Sitting in third grade listening to the teachers voice fade louder then softer as Wilbur met Charlotte. While I tapped my pencil on my desk, looked at the clock, tried to pass a note to my friend that was listened intently. I was bored, I couldn’t focus enough to remember what the book was about. I got through it, getting A’s and B’s on all my homework and quizzes. My report card said I was doing good. Until my teacher pulled me to her desk to read an “M” book instead of a “Q” book like everyone else. In this instance, each book represented a letter of the alphabet and I was further behind than the rest of my class. I would look at the pictures and imagine words that were not on the page. Much like Sherman Alexie did when he wrote in “Superman and Me”, “I cannot read the words, but I assume it tells me that, ‘Superman is breaking down the door’”(325). As he was imagine superman, I imagined the same things. To me it didn’t matter because it was not a grade, but then my mom found out. Due to the fact that my mother was such a big influence in my academic career, I was able to become a better student and will become a better teacher.
The night of parent teacher conference night finally arrived, I begged my mom not to go. I tried to remind her how good I was at math and how all my grades were high. My teacher, Mrs. Wilson, wrote my mom a lengthy note urging her to come. My mom came home that night determined, I thought she would be upset with me for not using my finger to track when reading the “M” book. She sat me down at the kitchen table and told me to read one of my math word problems. I did it with ease, breezing through it. Then she gave me a Junie B. Jones book from off the shelf and told me to read her a few lines. I tripped over a few words and took twice the time to read it than the math problem. That’s when my mom knew we had work to do.
The next day my mom picked me up after school and asked me if I had any homework. I exclaimed that I already got my math done, but I still had a test over a book to study for. When we got home my mom grabbed my bike from the garage. She would ask me a question, if I answered it correctly, I was allowed to drive up and down my small street. I was finally getting it, my mom knew I could do it. Similar to when Alexie writes, “The words themselves were mostly foreign, but I still remember the exact moment when I first understood”(324). The bike rides were enjoyable to me, which allowed me to realize my potential just like Alexie did. This went on for weeks and my test scores got higher. My mom even threw different games in the mix to keep my interest. I was lucky to have my mom, I would have been placed in a title one reading class without her.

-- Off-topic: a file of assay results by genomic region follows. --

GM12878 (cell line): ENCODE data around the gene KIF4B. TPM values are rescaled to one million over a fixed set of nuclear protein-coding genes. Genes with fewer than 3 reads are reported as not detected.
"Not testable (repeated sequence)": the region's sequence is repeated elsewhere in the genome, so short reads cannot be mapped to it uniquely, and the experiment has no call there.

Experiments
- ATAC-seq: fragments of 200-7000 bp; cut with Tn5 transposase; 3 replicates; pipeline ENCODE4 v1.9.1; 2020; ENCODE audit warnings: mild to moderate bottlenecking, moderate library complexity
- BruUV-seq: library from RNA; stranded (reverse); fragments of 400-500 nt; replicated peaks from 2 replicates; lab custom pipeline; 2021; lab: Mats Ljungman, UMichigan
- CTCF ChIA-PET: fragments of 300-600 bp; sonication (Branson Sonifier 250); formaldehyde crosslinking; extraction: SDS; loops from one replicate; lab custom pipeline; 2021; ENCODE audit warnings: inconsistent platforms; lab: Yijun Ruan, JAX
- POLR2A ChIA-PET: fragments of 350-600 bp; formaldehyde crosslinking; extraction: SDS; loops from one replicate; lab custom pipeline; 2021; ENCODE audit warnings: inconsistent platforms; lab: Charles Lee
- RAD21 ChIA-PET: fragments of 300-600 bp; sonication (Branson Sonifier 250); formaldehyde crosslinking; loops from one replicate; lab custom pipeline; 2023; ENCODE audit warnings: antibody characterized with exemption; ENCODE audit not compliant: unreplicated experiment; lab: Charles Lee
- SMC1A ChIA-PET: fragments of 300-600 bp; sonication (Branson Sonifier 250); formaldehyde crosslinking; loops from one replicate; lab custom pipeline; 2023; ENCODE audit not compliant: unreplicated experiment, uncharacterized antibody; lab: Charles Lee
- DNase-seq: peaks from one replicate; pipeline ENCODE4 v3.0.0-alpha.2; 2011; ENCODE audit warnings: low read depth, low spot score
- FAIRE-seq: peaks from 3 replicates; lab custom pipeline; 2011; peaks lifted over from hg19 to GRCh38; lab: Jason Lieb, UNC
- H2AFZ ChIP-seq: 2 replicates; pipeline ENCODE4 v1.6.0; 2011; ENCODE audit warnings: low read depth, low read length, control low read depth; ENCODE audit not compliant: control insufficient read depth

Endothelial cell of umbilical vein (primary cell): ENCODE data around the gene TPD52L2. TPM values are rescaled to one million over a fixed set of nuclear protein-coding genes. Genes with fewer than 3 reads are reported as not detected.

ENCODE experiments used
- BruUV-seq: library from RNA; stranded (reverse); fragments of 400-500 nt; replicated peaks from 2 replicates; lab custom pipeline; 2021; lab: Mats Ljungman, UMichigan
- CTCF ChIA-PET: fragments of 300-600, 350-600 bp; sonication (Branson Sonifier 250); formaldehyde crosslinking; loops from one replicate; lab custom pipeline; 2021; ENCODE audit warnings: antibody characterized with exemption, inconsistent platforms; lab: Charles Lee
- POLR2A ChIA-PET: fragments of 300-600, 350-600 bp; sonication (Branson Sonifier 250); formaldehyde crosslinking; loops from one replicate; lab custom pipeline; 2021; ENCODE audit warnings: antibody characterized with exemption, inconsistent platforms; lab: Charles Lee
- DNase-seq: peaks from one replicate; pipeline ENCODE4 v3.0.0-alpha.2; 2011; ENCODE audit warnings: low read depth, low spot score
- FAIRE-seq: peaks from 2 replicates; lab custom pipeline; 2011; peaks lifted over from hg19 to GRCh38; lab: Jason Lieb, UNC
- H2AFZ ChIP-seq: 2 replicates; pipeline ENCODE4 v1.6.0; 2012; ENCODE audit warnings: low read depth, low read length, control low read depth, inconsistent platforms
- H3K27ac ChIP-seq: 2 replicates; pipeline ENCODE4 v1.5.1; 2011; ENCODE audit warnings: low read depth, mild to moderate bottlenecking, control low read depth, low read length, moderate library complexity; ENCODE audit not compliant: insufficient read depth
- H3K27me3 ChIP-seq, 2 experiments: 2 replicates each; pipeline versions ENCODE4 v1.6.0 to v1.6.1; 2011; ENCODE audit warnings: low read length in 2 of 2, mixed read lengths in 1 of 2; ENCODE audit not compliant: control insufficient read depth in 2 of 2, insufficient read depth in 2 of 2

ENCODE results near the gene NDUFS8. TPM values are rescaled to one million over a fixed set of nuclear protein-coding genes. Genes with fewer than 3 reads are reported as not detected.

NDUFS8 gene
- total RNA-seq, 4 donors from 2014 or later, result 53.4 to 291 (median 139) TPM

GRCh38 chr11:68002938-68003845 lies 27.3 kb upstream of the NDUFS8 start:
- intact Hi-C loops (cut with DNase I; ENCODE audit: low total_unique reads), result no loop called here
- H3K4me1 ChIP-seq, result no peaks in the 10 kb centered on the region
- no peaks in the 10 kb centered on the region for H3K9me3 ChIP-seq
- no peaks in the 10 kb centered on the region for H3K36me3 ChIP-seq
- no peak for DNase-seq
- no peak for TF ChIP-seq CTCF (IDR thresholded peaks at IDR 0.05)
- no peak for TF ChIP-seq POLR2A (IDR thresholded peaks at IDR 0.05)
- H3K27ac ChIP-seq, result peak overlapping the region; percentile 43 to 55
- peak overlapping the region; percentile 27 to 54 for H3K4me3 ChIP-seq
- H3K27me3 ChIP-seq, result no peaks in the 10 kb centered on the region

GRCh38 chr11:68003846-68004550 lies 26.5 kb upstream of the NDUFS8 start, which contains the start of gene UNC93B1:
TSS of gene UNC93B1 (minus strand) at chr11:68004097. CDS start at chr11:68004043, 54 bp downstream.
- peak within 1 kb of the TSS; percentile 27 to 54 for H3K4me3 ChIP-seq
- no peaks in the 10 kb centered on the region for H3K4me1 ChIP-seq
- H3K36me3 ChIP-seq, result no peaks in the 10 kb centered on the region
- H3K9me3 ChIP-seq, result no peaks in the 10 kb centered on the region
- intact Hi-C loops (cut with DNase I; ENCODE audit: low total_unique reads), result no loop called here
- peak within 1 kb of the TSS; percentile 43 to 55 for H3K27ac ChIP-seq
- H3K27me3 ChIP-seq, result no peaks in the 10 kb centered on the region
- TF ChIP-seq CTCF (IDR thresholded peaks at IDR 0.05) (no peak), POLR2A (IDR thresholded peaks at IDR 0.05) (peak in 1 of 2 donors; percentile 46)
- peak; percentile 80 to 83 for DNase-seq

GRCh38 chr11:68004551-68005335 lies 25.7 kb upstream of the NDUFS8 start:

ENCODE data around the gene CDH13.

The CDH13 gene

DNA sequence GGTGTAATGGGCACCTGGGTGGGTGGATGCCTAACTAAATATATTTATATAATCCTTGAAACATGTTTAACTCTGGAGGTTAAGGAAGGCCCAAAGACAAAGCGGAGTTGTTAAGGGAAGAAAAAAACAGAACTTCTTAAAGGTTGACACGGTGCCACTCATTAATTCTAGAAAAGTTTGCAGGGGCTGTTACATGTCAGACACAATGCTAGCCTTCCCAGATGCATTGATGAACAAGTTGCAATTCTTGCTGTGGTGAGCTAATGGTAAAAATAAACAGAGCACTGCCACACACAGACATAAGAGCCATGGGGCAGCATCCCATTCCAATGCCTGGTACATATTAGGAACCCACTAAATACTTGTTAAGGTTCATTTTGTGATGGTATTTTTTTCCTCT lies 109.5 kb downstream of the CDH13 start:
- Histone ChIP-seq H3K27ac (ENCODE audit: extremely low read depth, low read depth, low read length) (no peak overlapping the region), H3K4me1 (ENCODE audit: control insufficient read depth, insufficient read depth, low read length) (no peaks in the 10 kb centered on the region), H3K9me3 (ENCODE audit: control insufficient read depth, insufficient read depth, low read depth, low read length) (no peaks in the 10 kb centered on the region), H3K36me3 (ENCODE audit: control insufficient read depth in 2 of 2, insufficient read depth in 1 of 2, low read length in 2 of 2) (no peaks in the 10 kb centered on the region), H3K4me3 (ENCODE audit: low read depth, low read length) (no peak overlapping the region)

In highschool, I had an English teacher, Mrs. Hardgrove, she was a stickler. On average my class got no higher than B’s in her class. However, I got A’s. When I took her final that was based off of comprehension from the books’ Fahrenheit 451, Hamlet, and Of Mice and Men I scored a 97%. Without all the work my mom had done I would have been put in a lower level learning and would have stayed there for the rest of my academic career. Alexie writes in Superman and Me, “I am smart. I am arrogant. I am lucky”(327). I am lucky as well, I am lucky to have a mother that cares about me enough to help me be who I am today.
Thinking back on the times my mom helped me, I wish that each child would have the opportunity of working with an adult if they were falling behind. My mom inspired me to make the decision to become an elementary school teacher. If she would not have helped me, I would not have had such a positive outlook on teaching. Due to this experience I believe that each child should have their own cheerleader helping them get through life. In my school the kids that had got placed into special needs never got out those classes, they spent 13 years with the same group of kids only switching it up every once in awhile. Some of these kids had the knowledge to rise above these classes, just did not have the help. This is why I think every kid should have a parent, teacher or relative to lean on when times get hard, like I did.
I am now in college writing, not tapping my pencil, looking at the clock or trying to pass notes. Instead I am understanding what is being taught to me. I am being treated like an adult. The tasks that are given to me are all reasonable and I am capable of getting them done. Since I now have this positive outlook on learning, I am dedicated to the children that need a cheerleader in their academic career. Each student should have the help that I got and to not feel embarrassed to ask for it. If it was not for the help of my mother, I do not know what my path would have been. Life is a beautiful ride.
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